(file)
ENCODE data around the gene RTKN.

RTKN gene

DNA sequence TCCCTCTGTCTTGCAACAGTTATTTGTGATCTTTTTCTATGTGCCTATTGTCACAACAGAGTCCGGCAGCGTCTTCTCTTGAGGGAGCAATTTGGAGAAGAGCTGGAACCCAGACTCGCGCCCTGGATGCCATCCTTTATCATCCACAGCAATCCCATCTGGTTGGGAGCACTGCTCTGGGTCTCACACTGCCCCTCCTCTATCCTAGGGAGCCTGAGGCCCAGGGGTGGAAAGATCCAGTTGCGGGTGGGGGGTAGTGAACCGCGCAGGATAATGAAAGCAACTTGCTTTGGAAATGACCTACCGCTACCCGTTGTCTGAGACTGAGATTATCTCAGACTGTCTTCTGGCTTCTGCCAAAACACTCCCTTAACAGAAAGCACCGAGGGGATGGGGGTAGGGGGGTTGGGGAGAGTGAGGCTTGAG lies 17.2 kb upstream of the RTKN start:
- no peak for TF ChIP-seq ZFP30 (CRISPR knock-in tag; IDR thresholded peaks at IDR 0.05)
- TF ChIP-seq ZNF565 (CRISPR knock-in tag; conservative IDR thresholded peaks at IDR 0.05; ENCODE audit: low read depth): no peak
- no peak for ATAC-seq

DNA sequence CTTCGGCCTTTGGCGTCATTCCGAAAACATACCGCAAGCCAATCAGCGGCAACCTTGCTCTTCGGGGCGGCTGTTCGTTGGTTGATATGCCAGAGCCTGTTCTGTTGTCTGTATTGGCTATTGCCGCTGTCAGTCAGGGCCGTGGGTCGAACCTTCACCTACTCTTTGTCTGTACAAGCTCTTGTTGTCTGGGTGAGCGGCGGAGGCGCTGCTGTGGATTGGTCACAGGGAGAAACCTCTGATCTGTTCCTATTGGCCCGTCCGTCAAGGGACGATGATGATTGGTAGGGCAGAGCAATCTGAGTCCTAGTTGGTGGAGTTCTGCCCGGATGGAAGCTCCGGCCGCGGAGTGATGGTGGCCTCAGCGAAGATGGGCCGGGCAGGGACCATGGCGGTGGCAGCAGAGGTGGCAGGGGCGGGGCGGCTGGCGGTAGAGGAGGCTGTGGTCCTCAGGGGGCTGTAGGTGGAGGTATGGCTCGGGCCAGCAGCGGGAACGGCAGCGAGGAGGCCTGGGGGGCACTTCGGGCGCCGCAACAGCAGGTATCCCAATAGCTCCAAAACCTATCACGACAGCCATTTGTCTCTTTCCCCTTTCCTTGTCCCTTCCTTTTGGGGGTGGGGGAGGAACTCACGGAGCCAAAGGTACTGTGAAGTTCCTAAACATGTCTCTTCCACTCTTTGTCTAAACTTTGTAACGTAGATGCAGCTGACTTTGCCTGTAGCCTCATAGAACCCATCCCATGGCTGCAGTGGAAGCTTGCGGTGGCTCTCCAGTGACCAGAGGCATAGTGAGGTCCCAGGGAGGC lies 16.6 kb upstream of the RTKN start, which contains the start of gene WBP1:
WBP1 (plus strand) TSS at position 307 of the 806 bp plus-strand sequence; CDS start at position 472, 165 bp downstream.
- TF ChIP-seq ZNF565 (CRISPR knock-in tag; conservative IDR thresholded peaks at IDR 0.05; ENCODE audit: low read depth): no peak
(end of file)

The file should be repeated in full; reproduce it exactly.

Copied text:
ENCODE data around the gene RTKN.

RTKN gene

DNA sequence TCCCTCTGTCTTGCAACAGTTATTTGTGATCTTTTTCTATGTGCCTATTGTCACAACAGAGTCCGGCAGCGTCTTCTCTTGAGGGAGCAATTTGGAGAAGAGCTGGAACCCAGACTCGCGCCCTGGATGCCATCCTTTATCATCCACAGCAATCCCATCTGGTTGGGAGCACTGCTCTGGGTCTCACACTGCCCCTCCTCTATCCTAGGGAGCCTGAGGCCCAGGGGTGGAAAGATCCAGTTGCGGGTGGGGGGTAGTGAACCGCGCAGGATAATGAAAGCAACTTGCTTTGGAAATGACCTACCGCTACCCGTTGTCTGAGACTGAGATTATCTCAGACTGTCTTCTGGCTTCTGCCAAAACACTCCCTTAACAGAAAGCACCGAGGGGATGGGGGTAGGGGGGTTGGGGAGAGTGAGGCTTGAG lies 17.2 kb upstream of the RTKN start:
- no peak for TF ChIP-seq ZFP30 (CRISPR knock-in tag; IDR thresholded peaks at IDR 0.05)
- TF ChIP-seq ZNF565 (CRISPR knock-in tag; conservative IDR thresholded peaks at IDR 0.05; ENCODE audit: low read depth): no peak
- no peak for ATAC-seq

DNA sequence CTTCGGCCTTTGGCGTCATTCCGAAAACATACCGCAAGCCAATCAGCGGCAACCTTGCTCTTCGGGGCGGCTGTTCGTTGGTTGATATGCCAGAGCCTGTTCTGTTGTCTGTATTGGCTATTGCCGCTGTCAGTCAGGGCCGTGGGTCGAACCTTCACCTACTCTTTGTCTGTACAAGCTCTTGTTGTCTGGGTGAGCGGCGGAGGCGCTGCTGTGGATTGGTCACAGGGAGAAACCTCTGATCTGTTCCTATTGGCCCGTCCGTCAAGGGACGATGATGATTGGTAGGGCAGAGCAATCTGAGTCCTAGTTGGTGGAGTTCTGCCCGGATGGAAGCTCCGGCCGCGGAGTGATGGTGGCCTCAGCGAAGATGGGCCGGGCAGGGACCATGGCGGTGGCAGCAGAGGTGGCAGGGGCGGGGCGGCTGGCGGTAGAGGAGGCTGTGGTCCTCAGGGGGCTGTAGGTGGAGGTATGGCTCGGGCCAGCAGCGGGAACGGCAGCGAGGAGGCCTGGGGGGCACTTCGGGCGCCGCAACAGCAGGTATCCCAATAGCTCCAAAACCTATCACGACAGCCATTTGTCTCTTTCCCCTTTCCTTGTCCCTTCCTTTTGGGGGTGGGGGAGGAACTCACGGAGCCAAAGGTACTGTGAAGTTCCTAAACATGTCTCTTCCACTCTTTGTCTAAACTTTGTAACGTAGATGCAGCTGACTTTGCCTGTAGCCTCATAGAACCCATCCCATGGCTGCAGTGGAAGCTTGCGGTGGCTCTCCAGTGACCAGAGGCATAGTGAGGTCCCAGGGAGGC lies 16.6 kb upstream of the RTKN start, which contains the start of gene WBP1:
WBP1 (plus strand) TSS at position 307 of the 806 bp plus-strand sequence; CDS start at position 472, 165 bp downstream.
- TF ChIP-seq ZNF565 (CRISPR knock-in tag; conservative IDR thresholded peaks at IDR 0.05; ENCODE audit: low read depth): no peak